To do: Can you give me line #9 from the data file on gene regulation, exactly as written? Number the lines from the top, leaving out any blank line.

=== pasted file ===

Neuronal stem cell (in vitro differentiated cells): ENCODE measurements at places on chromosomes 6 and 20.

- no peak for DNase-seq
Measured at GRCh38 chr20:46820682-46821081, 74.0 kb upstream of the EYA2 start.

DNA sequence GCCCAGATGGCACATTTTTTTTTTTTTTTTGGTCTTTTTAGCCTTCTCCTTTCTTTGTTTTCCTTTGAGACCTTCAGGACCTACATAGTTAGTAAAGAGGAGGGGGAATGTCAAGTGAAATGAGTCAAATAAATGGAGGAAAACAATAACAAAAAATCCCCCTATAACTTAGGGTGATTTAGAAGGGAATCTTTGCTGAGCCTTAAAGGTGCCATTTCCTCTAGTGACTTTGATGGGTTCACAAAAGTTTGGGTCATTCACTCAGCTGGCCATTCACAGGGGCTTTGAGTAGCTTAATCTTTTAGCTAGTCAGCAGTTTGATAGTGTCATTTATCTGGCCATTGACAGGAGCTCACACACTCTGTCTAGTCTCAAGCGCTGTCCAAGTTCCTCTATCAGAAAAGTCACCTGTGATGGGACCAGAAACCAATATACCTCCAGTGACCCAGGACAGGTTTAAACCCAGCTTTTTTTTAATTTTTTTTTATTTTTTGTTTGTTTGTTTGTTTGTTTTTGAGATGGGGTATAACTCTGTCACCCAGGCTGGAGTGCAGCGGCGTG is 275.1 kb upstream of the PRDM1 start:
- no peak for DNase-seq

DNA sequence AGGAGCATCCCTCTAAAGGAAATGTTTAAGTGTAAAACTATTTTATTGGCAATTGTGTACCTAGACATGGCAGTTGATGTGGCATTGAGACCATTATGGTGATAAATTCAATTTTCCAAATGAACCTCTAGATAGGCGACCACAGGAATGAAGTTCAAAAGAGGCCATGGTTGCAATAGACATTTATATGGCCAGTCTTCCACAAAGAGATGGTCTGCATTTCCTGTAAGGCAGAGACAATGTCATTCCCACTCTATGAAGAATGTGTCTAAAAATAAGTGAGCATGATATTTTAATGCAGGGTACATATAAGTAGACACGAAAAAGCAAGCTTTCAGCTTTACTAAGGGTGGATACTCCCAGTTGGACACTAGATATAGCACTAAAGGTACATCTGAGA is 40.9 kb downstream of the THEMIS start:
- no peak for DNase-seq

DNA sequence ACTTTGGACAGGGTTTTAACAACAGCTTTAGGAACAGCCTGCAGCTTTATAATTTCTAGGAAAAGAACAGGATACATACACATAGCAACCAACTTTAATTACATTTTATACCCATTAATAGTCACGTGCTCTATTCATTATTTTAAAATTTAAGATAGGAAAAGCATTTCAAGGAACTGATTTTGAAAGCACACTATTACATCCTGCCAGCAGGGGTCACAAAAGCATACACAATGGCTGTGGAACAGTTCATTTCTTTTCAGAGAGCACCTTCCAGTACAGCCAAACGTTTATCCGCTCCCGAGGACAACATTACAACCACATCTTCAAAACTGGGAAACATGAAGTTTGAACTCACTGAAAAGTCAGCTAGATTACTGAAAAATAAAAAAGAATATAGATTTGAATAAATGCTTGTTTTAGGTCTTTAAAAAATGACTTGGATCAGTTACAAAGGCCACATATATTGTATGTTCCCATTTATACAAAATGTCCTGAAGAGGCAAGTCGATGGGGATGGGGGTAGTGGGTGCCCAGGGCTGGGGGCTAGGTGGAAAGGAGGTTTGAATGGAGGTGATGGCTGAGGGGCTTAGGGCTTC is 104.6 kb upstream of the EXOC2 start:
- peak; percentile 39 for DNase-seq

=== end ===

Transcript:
- peak; percentile 39 for DNase-seq